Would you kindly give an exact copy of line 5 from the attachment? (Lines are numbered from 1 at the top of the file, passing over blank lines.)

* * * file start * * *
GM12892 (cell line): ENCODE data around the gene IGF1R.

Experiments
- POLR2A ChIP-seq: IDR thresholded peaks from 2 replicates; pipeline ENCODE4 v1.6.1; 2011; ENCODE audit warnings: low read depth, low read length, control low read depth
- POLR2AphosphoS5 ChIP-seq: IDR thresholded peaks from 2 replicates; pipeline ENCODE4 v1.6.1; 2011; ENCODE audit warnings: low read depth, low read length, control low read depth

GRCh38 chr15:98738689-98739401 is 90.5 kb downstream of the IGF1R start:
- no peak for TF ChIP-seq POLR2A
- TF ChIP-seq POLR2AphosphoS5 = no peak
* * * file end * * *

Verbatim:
GRCh38 chr15:98738689-98739401 is 90.5 kb downstream of the IGF1R start: